CCC 1323 —At the Last Supper, on the night he was betrayed, our Savior instituted the Eucharistic sacrifice of his Body and Blood. This he did in order to perpetuate the sacrifice of the cross throughout the ages until he should come again, and so to entrust to his beloved Spouse, the Church, a memorial of his death and resurrection: a sacrament of love, a sign of unity, a bond of charity, a Paschal banquet ‘in which Christ is consumed, the mind is filled with grace, and a pledge of future glory is given to us.’”

CCC 1340 —By celebrating the Last Supper with his apostles in the course of the Passover meal, Jesus gave the Jewish Passover its definitive meaning. Jesus’ passing over to his father by his death and Resurrection, the new Passover, is anticipated in the Supper and celebrated in the Eucharist, which fulfills the Jewish Passover and anticipates the final Passover of the Church in the glory of the kingdom.””

CCC 1350 ––[When] the bread and wine are brought to the altar; they will be offered by the priest … [and] It is the very action of Christ at the Last Supper – “taking the bread and a cup.

I Cor 13 — 23 “For I received from the Lord what I also passed on to you: The Lord Jesus, on the night he was betrayed, took bread, 24 and when he had given thanks, he broke it and said, “This is my body, which is for you; do this in remembrance of me.” 25 In the same way, after supper he took the cup, saying, “This cup is the new covenant in my blood; do this, whenever you drink it, in remembrance of me.” 26 For whenever you eat this bread and drink this cup, you [thus] proclaim the Lord’s death until he comes.

Note that Christ says at the Last Supper that this IS (not will be!) His Body and Blood. His entire life was an offering in the Spirit to the Father. His Passion had begun even before its consummation on the Cross. The Last Supper established the covenant IN HIS BLOOD even before He shed it on the Cross. This proleptic participation enjoyed by the Apostles is mirrored in our amamnetic participation of it after the fact.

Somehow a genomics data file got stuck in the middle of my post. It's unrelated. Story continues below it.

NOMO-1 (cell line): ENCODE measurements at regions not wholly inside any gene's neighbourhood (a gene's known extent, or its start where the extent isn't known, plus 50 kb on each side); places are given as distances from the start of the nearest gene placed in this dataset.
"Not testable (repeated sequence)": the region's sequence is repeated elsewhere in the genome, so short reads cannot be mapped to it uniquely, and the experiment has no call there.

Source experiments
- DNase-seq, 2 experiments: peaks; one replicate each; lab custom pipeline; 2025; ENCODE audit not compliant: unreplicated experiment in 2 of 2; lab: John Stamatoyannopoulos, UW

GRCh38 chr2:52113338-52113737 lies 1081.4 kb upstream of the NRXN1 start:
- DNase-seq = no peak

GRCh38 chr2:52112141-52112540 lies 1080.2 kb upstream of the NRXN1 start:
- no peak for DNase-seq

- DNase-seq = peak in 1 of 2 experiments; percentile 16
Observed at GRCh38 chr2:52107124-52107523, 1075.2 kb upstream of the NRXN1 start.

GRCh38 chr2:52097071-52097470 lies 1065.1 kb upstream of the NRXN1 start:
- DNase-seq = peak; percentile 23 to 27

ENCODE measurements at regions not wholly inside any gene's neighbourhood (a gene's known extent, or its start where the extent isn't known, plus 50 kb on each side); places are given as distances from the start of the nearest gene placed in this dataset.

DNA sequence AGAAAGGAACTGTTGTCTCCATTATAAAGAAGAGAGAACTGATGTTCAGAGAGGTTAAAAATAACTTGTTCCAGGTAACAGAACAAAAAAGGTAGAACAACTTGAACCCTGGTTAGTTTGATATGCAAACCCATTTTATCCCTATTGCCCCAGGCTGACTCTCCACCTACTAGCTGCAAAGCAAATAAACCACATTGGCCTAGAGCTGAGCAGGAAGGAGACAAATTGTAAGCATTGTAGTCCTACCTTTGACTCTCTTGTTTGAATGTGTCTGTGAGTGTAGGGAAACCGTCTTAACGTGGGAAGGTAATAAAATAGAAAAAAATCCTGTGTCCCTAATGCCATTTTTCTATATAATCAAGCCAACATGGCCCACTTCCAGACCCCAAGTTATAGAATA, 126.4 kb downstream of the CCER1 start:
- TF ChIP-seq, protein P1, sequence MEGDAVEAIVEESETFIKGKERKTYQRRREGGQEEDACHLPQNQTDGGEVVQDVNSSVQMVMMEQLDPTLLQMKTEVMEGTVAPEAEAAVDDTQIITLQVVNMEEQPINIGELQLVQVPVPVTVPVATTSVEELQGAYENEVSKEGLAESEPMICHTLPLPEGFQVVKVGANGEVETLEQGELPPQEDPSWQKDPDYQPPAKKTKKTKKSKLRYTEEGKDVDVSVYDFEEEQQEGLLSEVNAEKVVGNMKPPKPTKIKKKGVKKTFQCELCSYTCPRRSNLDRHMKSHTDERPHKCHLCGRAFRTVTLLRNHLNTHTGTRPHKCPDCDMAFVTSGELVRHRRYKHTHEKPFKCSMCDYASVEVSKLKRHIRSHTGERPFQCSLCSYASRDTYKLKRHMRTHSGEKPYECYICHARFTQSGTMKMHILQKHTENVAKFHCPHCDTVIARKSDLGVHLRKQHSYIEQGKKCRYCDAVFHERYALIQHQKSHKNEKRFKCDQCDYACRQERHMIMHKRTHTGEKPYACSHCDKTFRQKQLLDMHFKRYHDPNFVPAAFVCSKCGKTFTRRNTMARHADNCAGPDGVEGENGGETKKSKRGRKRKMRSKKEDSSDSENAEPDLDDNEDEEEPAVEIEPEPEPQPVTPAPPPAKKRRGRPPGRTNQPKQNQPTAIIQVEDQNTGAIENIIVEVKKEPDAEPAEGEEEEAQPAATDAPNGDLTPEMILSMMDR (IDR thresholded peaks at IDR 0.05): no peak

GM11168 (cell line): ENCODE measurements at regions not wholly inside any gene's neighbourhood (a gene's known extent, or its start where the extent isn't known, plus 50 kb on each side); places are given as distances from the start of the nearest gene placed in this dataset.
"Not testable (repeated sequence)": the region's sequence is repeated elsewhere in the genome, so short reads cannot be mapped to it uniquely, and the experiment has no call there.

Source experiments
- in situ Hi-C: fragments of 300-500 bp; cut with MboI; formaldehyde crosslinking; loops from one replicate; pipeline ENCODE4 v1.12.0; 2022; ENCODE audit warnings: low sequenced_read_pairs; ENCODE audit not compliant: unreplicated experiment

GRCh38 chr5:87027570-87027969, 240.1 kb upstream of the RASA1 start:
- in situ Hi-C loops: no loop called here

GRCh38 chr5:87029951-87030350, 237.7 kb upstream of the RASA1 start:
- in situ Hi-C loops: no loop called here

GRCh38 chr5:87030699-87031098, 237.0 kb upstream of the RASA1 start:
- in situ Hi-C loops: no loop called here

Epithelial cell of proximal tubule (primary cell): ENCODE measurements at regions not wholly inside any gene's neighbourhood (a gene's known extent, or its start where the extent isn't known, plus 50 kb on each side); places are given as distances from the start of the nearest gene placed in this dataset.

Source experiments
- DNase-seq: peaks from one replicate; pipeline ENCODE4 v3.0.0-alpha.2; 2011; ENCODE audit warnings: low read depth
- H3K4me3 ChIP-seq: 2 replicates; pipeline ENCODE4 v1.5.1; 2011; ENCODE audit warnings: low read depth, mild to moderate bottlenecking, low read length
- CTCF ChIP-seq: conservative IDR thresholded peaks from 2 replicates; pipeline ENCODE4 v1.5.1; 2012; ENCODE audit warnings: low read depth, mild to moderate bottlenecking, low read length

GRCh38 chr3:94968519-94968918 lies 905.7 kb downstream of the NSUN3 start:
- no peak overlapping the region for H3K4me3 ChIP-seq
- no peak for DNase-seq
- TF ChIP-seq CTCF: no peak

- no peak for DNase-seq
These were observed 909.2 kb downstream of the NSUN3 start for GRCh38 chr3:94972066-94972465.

Luke 22 — 14 When the hour came, Jesus and his apostles reclined at the table. 15 And he said to them, “I have eagerly desired to eat this Passover with you before I suffer. 16 For I tell you, I will not eat it again until it finds fulfillment in the kingdom of God.” 17 After taking the cup, he gave thanks and said, “Take this and divide it among you. 18 For I tell you I will not drink again from the fruit of the vine until the kingdom of God comes.”

The hour of redemption had come, and in that kairos Christ established His sacrament of life, the Eucharist–the Thanksgiving for Grace (“he gave thanks” – εὐχαριστήσας!). Christ emphasizes the proleptic nature of the participation (desired, again, until, fulfillment, etc.). He also connects the unity (“this [unified-singular] Passover”, “it [the very same]”) of the Last Supper Pascha with the Pentecostal fulfillment in the Spirit. It is a profound but beautiful detail and an irreformable pattern for the Church–indeed, it is the very essence of the Church!–that Christ freely gave Himself to His Apostles AT THE LAST SUPPER BEFORE He gave Himself to the Father and to the world on the Cross. For it was precisely by first entrusting Himself to them sacramentally at the Last Supper that their faithful communion with Him that night, and their priestly mediation for Him after Pentecost, could be, and was, drawn up into His one sacrifice on the Cross and ultimately stirred into a global mission at Pentecost.